The Soul of a New Machine
By Tracy Kidder
(C)1997 Random House Inc.
All rights reserved.
How to Make a Lot of Money
For a time after the first pieces of Route 495 were laid
down across central Massachusetts, in the middle
1960s, the main hazard to drivers was deer. About fifteen
years later, although traffic went by in processions,
stretches of the highway's banks still looked lonesome.
Driving down 495, you passed some modern buildings,
but they quickly disappeared and then for a while there
would be little to see except the odd farmhouse and
acres of trees. The highway traverses some of the ghost
country of rural Massachusetts. Like Troy, this region
contains evidence of successive sackings: in the pine and
hardwood forests, which now comprise two-thirds of the
state, many cellar holes and overgrown stone walls that
farmers left behind when they went west; riverside textile
mills, still the largest buildings in many little towns,
but their windows broken now, their machinery crumbling
to rust and the business gone to Asia and down
south. However, on many of the roads that lead back behind
the highway's scenery stand not woods and relics,
but brand-new neighborhoods, apartment houses, and
shopping centers. The roads around them fill up with
cars before nine and after five. They are going to and
from commercial buildings that wear on their doors and
walls descriptions of new enterprise. Digital Equipment,
Data Generalthere on the edge of the woods, those
names seemed like prophecies to me, before I realized
that the new order they implied had arrived already.
A few miles north of the junction of Route 495 and
the Massachusetts Turnpike, off an access road, sits a
two-story brick building, surrounded by parking lots. A
sign warns against leaving a car there without authority.
The building itself looks like a fort. It has narrow windows,
an American flag on a pole out front, a dish antenna
on a latticed tower. Mounted on several corners of
the roofs, and slowly turning, are little TV cameras.
This is Building 14A/B14B was fastened seamlessly
to 14A. Some employees call the place "Webo,"
but most refer to it as "Westborough," after the name of
the town inside whose borders the building happens to
exist. "Westborough" is worldwide headquarters of the
Data General Corporation. Driving up to the building
one day with one of the company's public relations men,
I asked, "Who was the architect?"
"We didn't have one!" cried the beaming press agent.
Company engineers helped to design Westborough,
and they made it functional and cheap. One contractor
who did some work for Data General was quoted in Fortune
as saying, "What they call tough auditing, we call
thievery." However they accomplished it, Westborough
cost only about nineteen dollars a square foot at a time
when the average commercial building in Massachusetts
was going for something like thirty-four dollars a foot.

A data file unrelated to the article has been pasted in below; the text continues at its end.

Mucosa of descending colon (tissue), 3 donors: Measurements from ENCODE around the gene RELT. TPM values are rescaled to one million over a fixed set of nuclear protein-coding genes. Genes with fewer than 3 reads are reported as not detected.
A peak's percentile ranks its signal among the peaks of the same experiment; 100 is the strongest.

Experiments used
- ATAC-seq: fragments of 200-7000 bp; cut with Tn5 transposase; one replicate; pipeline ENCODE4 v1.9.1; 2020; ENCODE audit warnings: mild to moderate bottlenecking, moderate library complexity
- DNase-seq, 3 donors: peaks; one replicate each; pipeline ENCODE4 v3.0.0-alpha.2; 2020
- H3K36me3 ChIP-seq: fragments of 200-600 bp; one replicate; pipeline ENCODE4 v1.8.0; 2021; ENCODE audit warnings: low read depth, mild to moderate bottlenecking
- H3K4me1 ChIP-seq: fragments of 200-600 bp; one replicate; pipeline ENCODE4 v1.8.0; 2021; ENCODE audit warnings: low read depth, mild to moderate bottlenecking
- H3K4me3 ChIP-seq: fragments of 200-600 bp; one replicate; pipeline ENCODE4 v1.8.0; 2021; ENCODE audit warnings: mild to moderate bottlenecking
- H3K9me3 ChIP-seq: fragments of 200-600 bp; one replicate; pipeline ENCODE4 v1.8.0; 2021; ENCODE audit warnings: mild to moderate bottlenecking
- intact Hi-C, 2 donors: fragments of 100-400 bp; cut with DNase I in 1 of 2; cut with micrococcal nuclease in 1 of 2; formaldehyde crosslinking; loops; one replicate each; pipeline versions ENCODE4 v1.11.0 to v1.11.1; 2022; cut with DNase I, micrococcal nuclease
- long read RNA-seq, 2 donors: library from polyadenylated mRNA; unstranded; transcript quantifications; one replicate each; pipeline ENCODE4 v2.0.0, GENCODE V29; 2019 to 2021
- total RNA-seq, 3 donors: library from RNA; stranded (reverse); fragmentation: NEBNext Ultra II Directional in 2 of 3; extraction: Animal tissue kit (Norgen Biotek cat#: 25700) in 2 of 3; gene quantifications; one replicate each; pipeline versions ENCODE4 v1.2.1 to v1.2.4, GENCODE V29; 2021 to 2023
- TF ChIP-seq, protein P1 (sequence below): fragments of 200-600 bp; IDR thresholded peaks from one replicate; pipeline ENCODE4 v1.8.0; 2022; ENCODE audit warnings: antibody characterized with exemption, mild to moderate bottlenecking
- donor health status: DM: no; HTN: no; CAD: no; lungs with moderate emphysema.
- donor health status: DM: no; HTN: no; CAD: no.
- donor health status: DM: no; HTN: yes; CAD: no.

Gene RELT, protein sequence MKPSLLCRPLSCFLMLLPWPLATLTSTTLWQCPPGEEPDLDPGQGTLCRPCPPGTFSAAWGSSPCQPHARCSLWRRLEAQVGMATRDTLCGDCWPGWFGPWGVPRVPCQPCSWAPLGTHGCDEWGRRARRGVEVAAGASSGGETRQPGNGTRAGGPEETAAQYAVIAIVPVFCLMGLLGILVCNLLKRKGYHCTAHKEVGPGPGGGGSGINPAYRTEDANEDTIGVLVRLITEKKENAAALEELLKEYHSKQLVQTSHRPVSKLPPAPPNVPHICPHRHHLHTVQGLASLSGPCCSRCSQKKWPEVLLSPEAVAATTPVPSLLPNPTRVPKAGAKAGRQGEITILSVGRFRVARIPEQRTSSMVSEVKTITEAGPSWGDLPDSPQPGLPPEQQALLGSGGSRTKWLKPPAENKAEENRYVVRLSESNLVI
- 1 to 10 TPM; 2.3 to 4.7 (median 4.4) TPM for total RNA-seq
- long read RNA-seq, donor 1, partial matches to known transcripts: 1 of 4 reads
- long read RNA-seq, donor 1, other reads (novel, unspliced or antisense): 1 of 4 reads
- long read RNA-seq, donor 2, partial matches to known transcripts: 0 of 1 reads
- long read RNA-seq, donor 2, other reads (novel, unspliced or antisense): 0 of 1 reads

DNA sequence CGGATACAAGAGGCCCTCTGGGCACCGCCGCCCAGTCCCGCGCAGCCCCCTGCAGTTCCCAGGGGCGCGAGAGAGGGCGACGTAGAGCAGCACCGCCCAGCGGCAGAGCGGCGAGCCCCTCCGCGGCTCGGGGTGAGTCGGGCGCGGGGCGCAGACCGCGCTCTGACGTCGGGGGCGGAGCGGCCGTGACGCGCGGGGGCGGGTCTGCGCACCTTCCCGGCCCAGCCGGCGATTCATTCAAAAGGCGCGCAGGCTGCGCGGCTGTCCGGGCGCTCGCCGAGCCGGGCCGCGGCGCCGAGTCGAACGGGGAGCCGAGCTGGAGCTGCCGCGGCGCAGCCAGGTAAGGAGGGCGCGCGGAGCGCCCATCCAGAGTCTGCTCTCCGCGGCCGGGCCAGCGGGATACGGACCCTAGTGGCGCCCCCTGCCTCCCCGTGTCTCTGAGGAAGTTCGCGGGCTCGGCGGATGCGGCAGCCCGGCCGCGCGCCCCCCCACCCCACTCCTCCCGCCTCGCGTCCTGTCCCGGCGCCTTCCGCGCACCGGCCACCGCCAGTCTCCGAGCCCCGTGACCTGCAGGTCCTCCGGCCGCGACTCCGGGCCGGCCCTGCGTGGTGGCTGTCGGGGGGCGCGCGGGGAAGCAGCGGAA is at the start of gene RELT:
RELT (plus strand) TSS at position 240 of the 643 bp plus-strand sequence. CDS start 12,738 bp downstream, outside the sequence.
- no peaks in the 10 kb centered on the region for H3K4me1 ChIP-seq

But looks do matter here. The company designed Westborough
not just for the sake of thriftiness, but also to
make plain to investors and financial analysts that Data
General really is a thrifty outfit. "There's no reason in
our business to have an ostentatious display," a company
analyst for investor relations explained. "In fact, it's
The TV cameras on the roofs, the first defense against
unscrupulous competitors and other sorts of spies and
thieves, must comfort those who have a stake in what
goes on inside. As for me, I imagined that somewhere in
the building men in uniforms were watching me arrive,
and I felt discouraged from walking on the grass.
The only door that opens for outsiders leads to the
front lobby. A receptionist asks you to sign a logbook,
which inquires if you are an American citizen, wants
your license plate number, and so on. Still you cannot
pass the desk and enter the hallways beyondnot until
the employee you want to see comes out and gives you
escort. When I inquired, the cheerful young receptionist
said that once in a great while some outsider would try
to break the rules and try to slip inside.
The lobby could belong to a motor inn. It has orange
carpeting and some chairs and a sofa upholstered in
vinyl, on which salesmen and would-be employees languish,
awaiting appointments. Now and then, a visitor
will stand and gaze into a plastic case. It contains the
bare bones of a story that will feed the dreams of any
ambitious businessman. The First NOVA, reads a legend
on the case. Inside sits a small computer, about the
size of a suitcase, with a cathode-ray tubea thing like
a television screenbeside it. A swatch of prose on the
back wall, inside the case, explains that this was the first
computer that Data General ever sold. But the animal in
there isn't stuffed; the computer is functioning, lights on
it softly blinking as it produces on the screen beside it a
series of graphsten years' worth of annual reports, a
préis of Data General Corporation's financial history.
Left to their own devices, the engineers who worked
in the basement of Building 14A/B could surely have
produced a flashier display, but a visitor from Wall Street
who had never paid attention to this company before
might have felt faint before the thing. The TV screen